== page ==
Of the three people in the room, Mr. North knew only one, the lion himself. Victor Leeds Sproul wore dinner clothes as if they were tweeds, and as if they were intended to be tweeds. One felt, instinctively, that if any disparity existed, it was the fault of the man who had first decided that dinner clothes were not to be made of tweed. Mr. Sproul was merely correcting an ancient error. When Mr. Sproul wore a dinner jacket, it became of tweed, and had better.
Mr. Sproul was taller and broader than ordinary. He, standing and putting down a glass on a polished table created to add impersonality to the detached surroundings of a speakers' room, loomed above Mr. North. He also loomed on either side of Mr. North. And if Mr. North, faced in the immediate future by an audience, lacked confidence, Mr. Sproul had confidence enough for two. It was clear that Mr. Sproul was going to enjoy lecturing, not only this evening but during the tour which stretched ahead.
Mr. Sproul was the lion and looked it. He was more impressive, more assured, even than Mr. North remembered him from meetings during recent weeks — meetings at the office, when Mr. Sproul, sitting beside Mr. North's desk, seemed somehow to leave Mr. North sitting beside it; meetings for luncheon, at which Mr. Sproul somehow became the host and made Mr. North feel at home. (He had managed, somehow, to make Mr. North feel at home in his own club, where before he had always felt a little away from home.)
He loomed above Mr. North now, with reddish hair bristling in suitable profusion, and reached out a hand.
"Mr. North!" he said, and somehow made it sound like the tag line of an anecdote. It was as if Sproul had been telling a story to which the entrance of Mr. North was the pay-off; as if Mr. North had entered only to pay off, only to complete a story already told. Mr. North felt, as he had felt before, as if he were essentially a figment of Mr. Sproul's imagination.
And yet, he thought, saying "Hello, Sproul," to the lion, Mr. Sproul did not really have a great deal of imagination. As Mr. Sproul's publisher, Mr. North could take his oath to that. There had been novels from Mr. Sproul and, without knowing the people Mr. Sproul had known, you could be almost certain that people Mr. Sproul had known appeared almost verbatim in the novels, which had, without being particularly interesting, a feeling of obvious reality. You could almost see the people whose lives Mr. Sproul had borrowed squirming uneasily on the pages to which Mr. Sproul had pinned them.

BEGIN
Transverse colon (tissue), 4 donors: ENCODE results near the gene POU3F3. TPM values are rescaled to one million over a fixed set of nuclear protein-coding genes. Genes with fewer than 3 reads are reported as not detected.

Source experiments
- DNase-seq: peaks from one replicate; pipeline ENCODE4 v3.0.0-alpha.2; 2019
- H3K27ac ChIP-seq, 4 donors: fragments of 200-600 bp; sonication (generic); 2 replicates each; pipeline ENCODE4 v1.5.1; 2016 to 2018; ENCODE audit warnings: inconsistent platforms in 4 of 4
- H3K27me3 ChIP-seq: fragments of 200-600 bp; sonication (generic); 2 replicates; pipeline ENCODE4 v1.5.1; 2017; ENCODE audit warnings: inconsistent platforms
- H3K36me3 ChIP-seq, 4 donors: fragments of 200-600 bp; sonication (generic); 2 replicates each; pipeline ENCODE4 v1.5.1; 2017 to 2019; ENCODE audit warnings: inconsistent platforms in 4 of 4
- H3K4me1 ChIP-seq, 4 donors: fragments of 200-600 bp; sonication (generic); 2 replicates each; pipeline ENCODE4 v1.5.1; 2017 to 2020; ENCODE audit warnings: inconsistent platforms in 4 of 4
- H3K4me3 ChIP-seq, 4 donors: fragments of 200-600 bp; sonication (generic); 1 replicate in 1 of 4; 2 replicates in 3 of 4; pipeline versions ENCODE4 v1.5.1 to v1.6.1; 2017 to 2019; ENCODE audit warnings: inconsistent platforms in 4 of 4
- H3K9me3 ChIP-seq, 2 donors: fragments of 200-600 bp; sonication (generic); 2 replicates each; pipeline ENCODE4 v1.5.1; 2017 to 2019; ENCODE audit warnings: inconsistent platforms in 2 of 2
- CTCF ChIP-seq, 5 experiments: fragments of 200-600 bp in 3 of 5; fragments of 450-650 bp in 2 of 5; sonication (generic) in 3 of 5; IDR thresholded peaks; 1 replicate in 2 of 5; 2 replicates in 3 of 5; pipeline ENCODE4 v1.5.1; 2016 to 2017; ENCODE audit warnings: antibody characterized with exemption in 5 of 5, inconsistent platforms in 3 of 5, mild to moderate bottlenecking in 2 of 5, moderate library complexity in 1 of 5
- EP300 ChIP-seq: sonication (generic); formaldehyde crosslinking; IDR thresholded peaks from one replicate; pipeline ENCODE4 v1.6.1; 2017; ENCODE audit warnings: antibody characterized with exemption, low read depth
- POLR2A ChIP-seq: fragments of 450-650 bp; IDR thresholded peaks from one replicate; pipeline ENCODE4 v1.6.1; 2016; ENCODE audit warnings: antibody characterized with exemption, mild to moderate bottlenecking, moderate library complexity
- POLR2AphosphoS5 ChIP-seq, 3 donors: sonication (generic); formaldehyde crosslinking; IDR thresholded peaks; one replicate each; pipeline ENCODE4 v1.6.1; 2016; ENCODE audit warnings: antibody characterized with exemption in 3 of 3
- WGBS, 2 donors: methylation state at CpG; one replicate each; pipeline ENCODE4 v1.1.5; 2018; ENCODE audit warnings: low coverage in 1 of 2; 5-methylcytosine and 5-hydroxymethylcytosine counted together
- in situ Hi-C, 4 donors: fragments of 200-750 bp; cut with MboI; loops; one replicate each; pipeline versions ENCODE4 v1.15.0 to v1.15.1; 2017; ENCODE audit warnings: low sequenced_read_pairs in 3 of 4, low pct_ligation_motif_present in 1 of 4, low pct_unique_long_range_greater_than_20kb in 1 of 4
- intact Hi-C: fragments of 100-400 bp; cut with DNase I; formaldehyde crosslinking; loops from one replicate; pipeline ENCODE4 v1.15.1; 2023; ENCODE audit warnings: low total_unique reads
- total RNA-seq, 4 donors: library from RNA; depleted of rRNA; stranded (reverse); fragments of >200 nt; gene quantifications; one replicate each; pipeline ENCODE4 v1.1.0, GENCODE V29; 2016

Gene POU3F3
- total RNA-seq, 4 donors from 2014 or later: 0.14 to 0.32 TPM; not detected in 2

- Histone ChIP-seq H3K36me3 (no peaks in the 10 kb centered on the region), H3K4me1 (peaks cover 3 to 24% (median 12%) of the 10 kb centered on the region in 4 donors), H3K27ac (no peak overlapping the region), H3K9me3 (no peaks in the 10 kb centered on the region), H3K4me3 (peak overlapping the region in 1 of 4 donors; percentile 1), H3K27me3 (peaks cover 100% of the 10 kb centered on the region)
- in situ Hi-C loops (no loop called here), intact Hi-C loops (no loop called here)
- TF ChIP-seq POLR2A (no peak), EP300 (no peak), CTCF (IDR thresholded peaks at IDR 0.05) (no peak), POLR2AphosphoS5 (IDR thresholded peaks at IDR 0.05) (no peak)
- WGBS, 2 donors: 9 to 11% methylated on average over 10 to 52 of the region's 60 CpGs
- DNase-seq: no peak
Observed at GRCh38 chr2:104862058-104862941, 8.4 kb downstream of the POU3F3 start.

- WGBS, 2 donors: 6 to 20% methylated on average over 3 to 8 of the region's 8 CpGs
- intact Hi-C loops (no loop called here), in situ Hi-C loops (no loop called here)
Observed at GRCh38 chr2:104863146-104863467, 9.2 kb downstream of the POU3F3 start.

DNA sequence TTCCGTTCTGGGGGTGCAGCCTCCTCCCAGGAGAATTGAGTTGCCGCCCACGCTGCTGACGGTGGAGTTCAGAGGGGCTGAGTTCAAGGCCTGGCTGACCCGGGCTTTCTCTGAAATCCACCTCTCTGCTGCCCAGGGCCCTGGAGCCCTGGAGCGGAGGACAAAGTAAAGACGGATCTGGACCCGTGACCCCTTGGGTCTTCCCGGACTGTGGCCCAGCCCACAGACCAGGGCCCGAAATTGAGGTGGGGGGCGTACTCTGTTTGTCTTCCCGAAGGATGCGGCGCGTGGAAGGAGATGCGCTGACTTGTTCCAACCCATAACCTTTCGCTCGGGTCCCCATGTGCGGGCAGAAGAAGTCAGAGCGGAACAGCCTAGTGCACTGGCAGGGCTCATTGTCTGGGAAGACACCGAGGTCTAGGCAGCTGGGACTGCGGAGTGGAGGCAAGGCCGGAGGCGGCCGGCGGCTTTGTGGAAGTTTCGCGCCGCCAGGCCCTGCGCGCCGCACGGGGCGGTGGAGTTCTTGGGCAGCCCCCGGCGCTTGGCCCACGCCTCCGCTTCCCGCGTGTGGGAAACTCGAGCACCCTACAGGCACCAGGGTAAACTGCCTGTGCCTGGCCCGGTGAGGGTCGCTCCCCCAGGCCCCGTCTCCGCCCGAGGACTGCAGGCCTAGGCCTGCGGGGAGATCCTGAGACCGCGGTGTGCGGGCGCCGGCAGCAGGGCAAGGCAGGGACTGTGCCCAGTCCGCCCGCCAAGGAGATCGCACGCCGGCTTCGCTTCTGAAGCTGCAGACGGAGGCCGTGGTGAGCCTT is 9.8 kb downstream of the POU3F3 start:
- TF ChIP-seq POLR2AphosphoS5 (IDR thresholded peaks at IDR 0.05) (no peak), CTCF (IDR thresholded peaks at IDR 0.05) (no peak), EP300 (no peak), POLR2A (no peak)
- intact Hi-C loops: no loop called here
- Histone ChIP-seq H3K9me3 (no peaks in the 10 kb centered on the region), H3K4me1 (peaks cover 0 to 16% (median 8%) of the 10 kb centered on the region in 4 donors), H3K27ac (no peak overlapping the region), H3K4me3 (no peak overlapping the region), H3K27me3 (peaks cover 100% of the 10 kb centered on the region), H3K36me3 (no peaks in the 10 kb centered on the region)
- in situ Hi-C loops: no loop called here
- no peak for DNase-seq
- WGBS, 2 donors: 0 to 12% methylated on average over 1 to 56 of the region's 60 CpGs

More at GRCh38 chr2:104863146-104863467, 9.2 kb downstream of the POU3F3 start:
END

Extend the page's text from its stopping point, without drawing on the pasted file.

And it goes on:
They had, since Mr. Sproul had spent so much of his life in Paris, been novels with a Paris background and, chiefly, they had been about people who had spent most of their lives in Paris but had been born elsewhere. There was a novel about a Parisian actress, born in Budapest, who had an affair — an affaire, really — with an American born in Sioux City. There had been a novel about a dancer, born in Warsaw, who had had an affair with an Englishman born in Shanghai, who succeeded where another American, born in Buffalo this time, had failed. The novels were extremely continental. They were not, however, extremely successful.
Townsend Brothers had, in fact, been considering the polite relinquishment of Mr. Sproul as an author when That Was Paris came along. This one was not a novel. As nearly as anything, it was biography, but it was a biography of a city as well as of Victor Leeds Sproul, and it came in time to be the obituary of the city and of a period. And it caught on; prodigiously it caught on. And Victor Leeds Sproul, in no wise astonished, found himself sharing with Elliot Paul the role of a beautiful city's biographer. Mr. Sproul's book glittered rather more than Mr. Paul's, being set in more tinseled places, and it was not so real, but it served. Townsend Brothers beamed on Mr. Sproul and forgot that they had been thinking of polite relinquishment. And Y. Charles Burden sent Mr. Sproul a telegram. A few days later, and this was indeed tribute, Mr. Burden followed his telegram, although in the ordinary course of events Mr. Burden's telegrams were not harbingers but summonses.
Mr. Burden was lean and saturnine and by common agreement — an agreement to which Mr. Burden was vociferously a party — the best lecture agent in the business. Mr. Burden took on only winners. Mr. Burden was a winner himself, and looked it; he was a well-groomed lion in his own right. Confronting his elegance, most prospective clients quailed and grew small, realizing that they, by comparison, were pathetically unfitted for the exposed life, to which Mr. Burden was, so regally, summoning them. This attitude on the part of clients comported with Mr. Burden's desires, making it easier to apportion what Mr. Burden called the "split." (Now and then, thinking it over after contracts were signed, Mr. Burden's more perspicacious clients suspected that they were what had been split.) Mr. Burden offered, when the prospective client was softened by his presence, a forty-five-fifty-five cut of fees, the fifty-five going to Mr. Burden. In exchange, he pointed out, he paid all expenses, except, of course, hotel bills and meals. And, naturally enough, travel expenses too trifling to be itemized, like cab and subway fares, and railroad fares of less than a couple of dollars. It surprised Mr. Burden's clients somewhat, afterward, to discover how frequently they, if resident in New York, were booked for lectures in New York.
But Mr. Sproul, and this Mr. Burden admitted on confronting him, was a bigger kettle offish. Mr. Sproul was de luxe, and Mr. Burden told him so. Mr. Sproul was suitable for a grand tour, opening in New York at Today's Topics Club and going on across the continent by easy and profitable stages. And Mr. Sproul would get a sixty-forty split.
"Sixty," Mr. Sproul had said — he had told Mr. North of this with beaming amusement. "To me."
Excerpted from Death Takes a Bow by Frances Lockridge, Richard Lockridge. Copyright © 1971 Richard Lockridge. Excerpted by permission of MysteriousPress.com/Open Road Integrated Media.